Definition of Availability Heuristic

“Heuristic” is a scientific word for mental shortcut, and when a person uses a heuristic, they’re basically making an easy-to-understand oversimplification of a given subject. Altogether, the phrase “availability heuristic” refers to when you base your opinions and/or predictions about the future upon only the most easily accessible information, such as an extremely popular movie like Jaws

The History

Tversky and Kahneman wrote one of the first breakthrough papers about the availability heuristic. This paper described a particularly significant experiment, dubbed the “K” study, that involved asking a group of subjects, "If a random word is taken from an English text, is it more likely that the word starts with a K, or that K is the third letter?" A majority of the subjects answered that they thought it was more likely that a random word would start with a K.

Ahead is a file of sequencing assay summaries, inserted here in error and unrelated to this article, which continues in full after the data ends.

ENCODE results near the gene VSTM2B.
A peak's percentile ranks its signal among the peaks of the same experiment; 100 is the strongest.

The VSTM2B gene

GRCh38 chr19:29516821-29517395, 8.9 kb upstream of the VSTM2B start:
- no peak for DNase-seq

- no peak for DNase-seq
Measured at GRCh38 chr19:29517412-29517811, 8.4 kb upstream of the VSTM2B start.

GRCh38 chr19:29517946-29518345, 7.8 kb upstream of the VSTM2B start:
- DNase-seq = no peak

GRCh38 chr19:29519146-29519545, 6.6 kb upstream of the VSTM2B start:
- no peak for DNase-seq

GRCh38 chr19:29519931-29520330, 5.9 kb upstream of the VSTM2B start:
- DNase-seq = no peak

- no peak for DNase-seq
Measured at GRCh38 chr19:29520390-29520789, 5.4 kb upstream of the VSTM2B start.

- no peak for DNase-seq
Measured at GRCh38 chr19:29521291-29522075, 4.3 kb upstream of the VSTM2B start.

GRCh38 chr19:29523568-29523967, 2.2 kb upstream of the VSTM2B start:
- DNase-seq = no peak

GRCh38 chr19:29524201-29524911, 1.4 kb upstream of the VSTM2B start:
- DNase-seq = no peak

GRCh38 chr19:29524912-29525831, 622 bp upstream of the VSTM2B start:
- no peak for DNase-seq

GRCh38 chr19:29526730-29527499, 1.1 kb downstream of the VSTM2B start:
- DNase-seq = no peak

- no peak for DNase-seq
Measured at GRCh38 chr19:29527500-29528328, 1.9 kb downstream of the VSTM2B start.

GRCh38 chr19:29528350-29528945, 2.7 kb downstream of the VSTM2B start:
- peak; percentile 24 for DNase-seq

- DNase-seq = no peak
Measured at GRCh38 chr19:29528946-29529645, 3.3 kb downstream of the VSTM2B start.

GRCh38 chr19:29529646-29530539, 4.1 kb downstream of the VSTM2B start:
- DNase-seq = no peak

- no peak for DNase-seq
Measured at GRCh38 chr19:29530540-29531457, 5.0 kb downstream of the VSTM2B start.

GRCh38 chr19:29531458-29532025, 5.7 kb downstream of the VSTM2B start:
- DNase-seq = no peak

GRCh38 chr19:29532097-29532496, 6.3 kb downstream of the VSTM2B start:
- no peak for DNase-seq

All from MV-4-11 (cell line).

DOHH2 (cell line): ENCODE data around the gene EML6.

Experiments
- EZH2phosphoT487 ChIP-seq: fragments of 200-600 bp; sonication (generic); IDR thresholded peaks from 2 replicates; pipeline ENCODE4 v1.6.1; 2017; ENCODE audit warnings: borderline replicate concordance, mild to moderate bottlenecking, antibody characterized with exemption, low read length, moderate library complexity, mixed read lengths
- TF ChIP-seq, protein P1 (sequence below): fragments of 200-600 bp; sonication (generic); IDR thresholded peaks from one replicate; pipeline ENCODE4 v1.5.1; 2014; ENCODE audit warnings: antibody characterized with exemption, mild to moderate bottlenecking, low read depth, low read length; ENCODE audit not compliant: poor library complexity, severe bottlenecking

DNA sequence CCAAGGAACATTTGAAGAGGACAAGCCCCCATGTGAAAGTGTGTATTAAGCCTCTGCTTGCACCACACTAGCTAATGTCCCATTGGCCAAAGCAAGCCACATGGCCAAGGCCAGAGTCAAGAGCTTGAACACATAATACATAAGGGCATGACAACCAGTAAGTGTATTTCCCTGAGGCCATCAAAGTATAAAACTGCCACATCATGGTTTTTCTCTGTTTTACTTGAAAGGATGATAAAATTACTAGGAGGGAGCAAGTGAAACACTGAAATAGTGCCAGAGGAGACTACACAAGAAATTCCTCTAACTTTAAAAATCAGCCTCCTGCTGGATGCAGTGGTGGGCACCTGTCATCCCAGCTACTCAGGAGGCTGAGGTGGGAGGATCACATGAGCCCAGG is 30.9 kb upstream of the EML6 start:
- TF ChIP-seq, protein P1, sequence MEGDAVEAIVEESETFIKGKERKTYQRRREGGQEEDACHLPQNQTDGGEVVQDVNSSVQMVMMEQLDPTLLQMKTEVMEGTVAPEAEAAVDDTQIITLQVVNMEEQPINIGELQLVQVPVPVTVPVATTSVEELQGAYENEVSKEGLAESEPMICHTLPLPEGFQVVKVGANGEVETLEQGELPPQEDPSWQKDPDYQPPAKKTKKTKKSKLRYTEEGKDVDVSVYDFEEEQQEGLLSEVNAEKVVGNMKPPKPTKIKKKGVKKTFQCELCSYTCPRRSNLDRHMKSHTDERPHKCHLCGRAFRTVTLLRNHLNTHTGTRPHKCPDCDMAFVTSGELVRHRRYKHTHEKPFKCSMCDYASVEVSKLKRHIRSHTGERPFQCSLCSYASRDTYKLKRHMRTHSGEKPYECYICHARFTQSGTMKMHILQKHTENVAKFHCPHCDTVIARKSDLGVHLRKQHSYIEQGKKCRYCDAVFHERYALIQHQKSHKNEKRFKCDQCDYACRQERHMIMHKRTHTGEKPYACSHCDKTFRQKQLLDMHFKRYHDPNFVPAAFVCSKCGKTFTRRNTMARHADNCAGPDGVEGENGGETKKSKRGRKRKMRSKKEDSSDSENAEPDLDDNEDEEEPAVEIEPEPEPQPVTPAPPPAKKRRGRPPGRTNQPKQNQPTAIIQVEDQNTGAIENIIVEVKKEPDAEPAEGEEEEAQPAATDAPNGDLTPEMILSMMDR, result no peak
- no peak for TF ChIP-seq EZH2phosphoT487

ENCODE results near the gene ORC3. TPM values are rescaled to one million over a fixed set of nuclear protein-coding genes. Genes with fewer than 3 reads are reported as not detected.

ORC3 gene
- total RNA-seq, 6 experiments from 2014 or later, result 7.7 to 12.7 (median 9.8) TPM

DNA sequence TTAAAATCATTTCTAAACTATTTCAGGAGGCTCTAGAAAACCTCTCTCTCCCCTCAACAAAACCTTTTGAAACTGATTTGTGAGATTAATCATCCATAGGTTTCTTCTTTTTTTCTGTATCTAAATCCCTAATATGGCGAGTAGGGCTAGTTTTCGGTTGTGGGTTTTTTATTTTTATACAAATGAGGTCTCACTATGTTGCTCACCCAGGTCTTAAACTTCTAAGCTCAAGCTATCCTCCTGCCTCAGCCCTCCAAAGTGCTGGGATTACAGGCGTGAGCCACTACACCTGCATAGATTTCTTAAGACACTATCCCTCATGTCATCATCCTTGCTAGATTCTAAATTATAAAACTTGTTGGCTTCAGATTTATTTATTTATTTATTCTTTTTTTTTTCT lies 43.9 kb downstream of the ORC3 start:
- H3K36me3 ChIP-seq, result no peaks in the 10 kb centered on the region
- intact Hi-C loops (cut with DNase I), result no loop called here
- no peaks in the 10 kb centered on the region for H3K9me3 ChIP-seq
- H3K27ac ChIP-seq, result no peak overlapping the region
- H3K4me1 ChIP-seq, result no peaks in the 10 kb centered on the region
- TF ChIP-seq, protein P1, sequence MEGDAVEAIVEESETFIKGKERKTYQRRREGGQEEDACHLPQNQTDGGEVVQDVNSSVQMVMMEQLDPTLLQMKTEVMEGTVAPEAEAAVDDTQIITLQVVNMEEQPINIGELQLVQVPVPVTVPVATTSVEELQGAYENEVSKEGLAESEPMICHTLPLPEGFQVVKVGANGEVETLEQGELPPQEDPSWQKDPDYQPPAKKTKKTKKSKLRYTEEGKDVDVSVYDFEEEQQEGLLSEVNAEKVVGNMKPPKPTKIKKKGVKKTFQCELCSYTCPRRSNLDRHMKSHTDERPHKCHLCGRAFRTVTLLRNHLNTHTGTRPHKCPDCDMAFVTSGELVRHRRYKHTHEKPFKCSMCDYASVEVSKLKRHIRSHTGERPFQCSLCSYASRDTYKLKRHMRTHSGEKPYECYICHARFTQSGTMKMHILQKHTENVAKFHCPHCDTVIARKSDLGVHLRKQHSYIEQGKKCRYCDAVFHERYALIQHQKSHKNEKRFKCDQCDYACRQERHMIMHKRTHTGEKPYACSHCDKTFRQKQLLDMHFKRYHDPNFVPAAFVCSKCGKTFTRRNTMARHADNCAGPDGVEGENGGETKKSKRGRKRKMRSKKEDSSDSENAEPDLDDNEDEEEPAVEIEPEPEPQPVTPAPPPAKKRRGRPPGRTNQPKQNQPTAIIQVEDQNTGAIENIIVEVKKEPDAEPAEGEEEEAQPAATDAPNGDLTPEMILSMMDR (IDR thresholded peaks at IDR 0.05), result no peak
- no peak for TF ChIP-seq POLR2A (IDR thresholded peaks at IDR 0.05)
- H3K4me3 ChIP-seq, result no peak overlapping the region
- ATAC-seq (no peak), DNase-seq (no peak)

What’s the explanation for this result? Well, Tversky and Kahneman hypothesized that native English speakers can easily and immediately think of many words that begin with K, but would require more time and effort to think of any words that have K as the third letter. Essentially, Tversky and Kahneman’s group of subjects consulted the source of information that was most easily available to them - their own brains. Based on their personal abilities to mentally list more words that begin with K than words that have K as the third letter, subjects made the general assumption that words beginning with K are more common in the English language. However, the reality is that words with K as the third letter are three times more numerous in the English language than words beginning with K.